Our Kind of Work: The Glory Days and Difficult Times of 25th Street Theatre

9 July 2012

Our Kind of Work: The Glory Days and Difficult Times of 25th Street Theatre
by Dwayne Brenna
Published by Thistledown Press
Review by Keith Foster
$18.95 978-1-897235-95-9

When your work is a labour of love, every day is payday. This is the philosophy keenly expressed in Dwayne Brenna’s Our Kind of Work: The Glory Days and Difficult Times of 25th Street Theatre.

An actor himself, Brenna provides the inside story of 25th Street Theatre, the first professional theatre company in Saskatoon. In addition to his own recollections, his richly detailed text incorporates numerous press reviews of the plays presented.

The impetus behind this experimental theatre company was its first artistic director, the irrepressible Andy Tahn, who proposed producing prairie-based, original plays. The theatre provided a venue for emerging playwrights such as Ken Mitchell and Connie Gault, and actors like Janet Wright, later of “Corner Gas” fame.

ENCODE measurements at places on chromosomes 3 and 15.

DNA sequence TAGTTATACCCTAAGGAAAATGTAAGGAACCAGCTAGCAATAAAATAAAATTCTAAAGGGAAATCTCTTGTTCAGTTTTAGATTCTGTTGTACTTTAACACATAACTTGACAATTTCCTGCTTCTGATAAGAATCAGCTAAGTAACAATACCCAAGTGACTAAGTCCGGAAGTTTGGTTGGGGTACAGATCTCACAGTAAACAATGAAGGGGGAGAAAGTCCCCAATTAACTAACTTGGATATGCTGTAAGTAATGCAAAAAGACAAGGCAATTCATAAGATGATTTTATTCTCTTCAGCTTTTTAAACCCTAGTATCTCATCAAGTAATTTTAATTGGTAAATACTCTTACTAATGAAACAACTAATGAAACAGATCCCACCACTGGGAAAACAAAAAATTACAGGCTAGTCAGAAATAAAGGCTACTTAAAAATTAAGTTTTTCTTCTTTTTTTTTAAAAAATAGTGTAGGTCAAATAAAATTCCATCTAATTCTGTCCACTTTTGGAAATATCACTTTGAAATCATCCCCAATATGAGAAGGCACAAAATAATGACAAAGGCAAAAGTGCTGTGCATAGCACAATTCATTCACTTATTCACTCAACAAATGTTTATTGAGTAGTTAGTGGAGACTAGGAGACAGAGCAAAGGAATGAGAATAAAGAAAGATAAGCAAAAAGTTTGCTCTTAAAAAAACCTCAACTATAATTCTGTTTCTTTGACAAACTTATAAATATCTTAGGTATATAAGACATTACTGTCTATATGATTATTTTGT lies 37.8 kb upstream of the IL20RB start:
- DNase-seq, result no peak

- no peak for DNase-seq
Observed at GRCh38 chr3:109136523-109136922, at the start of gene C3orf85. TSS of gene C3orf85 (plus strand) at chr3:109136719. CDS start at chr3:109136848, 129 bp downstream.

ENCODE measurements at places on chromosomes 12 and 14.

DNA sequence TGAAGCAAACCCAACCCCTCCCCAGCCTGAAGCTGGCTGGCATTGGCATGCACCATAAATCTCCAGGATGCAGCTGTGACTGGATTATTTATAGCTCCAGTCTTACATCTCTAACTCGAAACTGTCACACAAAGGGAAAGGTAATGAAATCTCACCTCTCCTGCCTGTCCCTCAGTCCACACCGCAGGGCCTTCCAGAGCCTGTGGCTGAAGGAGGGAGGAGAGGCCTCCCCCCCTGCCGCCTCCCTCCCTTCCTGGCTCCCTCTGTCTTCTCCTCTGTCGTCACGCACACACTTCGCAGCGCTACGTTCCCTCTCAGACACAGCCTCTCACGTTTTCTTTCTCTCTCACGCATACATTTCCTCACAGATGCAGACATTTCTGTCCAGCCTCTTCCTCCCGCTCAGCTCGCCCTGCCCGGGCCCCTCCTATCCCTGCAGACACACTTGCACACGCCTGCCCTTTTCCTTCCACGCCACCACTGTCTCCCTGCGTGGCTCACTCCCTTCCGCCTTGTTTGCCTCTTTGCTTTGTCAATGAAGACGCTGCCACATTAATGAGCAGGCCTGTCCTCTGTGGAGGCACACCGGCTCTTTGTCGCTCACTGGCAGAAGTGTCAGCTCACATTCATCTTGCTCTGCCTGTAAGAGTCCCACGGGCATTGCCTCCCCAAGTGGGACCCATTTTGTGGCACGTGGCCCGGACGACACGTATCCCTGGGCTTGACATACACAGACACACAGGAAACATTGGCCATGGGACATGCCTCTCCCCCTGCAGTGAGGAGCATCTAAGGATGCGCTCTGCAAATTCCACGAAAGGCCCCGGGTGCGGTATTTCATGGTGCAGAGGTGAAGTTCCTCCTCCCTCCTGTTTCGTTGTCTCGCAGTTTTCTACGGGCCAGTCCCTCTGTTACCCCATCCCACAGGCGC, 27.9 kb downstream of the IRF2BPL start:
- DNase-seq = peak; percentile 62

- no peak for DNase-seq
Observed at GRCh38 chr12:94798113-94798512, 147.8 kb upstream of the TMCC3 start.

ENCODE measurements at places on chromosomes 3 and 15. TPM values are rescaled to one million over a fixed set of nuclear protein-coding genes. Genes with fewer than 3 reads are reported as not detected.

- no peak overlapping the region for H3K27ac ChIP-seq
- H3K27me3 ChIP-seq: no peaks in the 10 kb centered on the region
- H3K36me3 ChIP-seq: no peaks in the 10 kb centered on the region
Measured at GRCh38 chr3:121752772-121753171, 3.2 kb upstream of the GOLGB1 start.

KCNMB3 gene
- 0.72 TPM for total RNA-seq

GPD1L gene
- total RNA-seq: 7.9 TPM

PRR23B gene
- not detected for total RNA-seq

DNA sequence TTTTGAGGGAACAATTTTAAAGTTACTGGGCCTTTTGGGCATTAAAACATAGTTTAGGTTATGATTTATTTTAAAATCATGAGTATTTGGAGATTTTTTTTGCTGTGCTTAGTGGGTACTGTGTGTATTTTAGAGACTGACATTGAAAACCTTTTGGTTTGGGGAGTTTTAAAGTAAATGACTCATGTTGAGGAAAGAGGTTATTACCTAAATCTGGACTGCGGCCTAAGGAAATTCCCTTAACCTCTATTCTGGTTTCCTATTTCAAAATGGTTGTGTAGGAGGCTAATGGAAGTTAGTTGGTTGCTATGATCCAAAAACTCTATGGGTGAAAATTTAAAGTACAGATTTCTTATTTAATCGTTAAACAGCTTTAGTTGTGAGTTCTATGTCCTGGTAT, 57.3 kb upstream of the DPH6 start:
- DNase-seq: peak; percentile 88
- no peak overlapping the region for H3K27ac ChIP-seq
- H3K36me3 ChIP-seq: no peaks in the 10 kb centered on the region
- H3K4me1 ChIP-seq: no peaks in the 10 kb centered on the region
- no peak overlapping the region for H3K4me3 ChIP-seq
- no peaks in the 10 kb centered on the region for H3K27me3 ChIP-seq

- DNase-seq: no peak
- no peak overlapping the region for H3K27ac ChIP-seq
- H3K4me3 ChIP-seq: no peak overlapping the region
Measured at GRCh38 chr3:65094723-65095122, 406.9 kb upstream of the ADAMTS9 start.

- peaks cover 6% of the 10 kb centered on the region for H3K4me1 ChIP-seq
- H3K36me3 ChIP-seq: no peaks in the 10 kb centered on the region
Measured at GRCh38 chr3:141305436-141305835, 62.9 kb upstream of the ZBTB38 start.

As the subtitle suggests, however, this labour of love involved some birthing and growing pains. Lack of space and finances persistently plagued the company, as did the clash of personalities between actors and directors. Bad reviews and the spectre of censorship also raised their heads.

The premiere of one play, Cold Comfort, described by playwright Jim Garrard as a “story of love and bondage on the Canadian prairie,” caused consternation among reviewers and audiences. “Good grief!” one reporter wrote. “Can it really be that the theatre which gave Canada the folksy and lovable Paper Wheat has shifted abruptly into a world of madness and sexual obsession?” Two longtime patrons started a letter-writing campaign urging that a censorship committee be set up to deal with the “vulgar language and nudity” in the play.

Brenna supplements his 237-page book with a dozen black and white photos from the era as well as an appendix and endnotes.

Perhaps the decline of 25th Street Theatre was the result of trying to do too much with too little. Yet its legacy from its heyday in the 1970s and ’80s lives on today in the Saskatoon Fringe Festival and in the hearts of those who love live theatre.


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